Premature Birth

Premature Birth

What You Need to Know About Premature Birth

Every woman longs for a dream pregnancy. A 40-week, worry-free time where everything goes as planned. But 1 out of every 10 infants in the United States is born prematurely. And when a baby has had less time to develop in the womb, he or she is often born with problems. That’s because many organs, including the brain, lungs, and liver, are still developing in the final weeks of pregnancy. Problems range from mild to severe, and can include breathing and feeding problems, cerebral palsy, developmental delays, and vision and hearing problems.

The earlier the delivery, the more likely it is that the baby will have more severe issues. Preterm is defined as babies born alive before the completion of 37 weeks of pregnancy. Premature birth sub-categories are based on gestational age (how far along the pregnancy is). It is measured in weeks, from the first day of the woman’s last menstrual cycle to the current date:

  • extremely preterm ( born before 28 weeks)
  • very preterm (28 to before 32 weeks)
  • moderate to late preterm (32 to before 37 weeks)

Preterm birth is the greatest contributor to infant death. Most of the deaths occur among babies born prior to 32 weeks of pregnancy.

What causes premature birth?

Doctors don’t always know why a woman gives birth before 37 weeks. But several factors can put women at a higher risk. They include:

  • Being younger than 19 or older than 40.
  • Having a low maternal income or socioeconomic status.
  • Having an infection or chronic condition, such as diabetes.
  • Having a previous preterm birth.
  • Being pregnant with twins, triplets, or more.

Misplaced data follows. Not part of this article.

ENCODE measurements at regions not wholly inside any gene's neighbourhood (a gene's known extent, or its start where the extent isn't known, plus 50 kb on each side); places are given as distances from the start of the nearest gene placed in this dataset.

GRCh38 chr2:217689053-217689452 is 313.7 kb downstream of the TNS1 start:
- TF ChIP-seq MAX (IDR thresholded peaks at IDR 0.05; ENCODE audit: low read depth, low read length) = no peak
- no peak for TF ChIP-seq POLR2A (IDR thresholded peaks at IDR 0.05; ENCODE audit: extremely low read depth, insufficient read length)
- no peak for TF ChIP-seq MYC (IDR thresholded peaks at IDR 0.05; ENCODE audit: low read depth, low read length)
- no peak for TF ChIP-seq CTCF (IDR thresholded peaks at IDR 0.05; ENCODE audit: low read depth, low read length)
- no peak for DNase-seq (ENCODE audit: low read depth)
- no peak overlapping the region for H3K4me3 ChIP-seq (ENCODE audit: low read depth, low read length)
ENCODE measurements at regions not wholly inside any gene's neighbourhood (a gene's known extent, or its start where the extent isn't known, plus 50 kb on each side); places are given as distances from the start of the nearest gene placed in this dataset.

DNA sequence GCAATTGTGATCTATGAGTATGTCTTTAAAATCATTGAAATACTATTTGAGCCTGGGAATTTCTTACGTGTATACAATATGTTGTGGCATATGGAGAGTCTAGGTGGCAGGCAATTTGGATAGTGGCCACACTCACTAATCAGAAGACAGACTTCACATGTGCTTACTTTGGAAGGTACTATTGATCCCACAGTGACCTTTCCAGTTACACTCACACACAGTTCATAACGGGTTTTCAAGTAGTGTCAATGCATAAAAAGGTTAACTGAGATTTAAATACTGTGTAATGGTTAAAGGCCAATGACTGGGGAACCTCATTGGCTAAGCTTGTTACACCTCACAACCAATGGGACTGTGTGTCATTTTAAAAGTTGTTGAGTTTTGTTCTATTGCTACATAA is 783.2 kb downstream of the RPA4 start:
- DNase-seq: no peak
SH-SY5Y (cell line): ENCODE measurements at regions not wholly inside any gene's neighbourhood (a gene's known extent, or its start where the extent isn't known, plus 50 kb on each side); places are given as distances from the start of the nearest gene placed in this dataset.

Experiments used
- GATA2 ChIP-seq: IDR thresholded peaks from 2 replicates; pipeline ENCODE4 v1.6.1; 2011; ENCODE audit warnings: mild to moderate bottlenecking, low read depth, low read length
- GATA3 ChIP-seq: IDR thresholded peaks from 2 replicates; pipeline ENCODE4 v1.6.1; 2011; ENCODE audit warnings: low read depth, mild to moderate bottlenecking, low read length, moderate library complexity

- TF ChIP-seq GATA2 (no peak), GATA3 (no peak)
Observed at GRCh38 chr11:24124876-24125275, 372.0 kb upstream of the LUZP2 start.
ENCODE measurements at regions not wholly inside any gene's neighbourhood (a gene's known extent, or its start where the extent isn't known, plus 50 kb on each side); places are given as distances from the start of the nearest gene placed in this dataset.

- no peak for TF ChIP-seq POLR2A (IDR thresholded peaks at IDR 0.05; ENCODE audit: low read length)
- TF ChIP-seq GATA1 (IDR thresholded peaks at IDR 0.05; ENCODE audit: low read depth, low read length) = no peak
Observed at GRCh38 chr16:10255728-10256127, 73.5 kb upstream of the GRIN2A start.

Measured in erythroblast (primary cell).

• Having high blood pressure during pregnancy.
  • Using tobacco or alcohol during pregnancy.
  • Abusing drugs during pregnancy.
  • Late prenatal care.
  • Going through a stressful event during pregnancy.

Can premature birth be prevented?

Some risk factors can’t be changed. But you can take certain steps to lower your risk of having a premature birth:

  • Don’t smoke. If you do, quit now. For help, speak to your doctor for support.
  • Don’t use alcohol or drugs.
  • Go to your doctor for prenatal care as soon as you suspect you’re pregnant. Keep all your appointments throughout your pregnancy.
  • Get treated for any chronic conditions you may have.
  • Reduce stress.
  • Know the signs. If you think you may be in labor, call your doctor immediately. Signs of labor include:
    • contractions
    • change in vaginal discharge
    • pelvic pressure
    • low, dull backache
    • cramps that feel like a menstrual period
    • abdominal cramps with or without diarrhea

Things to consider

Premature babies need special care. A neonatal intensive care unit (NICU) is a nursery in the hospital that specializes in the care of preemies. The health care providers who work there have specialized training and equipment designed to provide the infant’s basic needs. They include warmth, nutrition, and protection. This ensures that your baby will get the best possible care for his proper growth and development.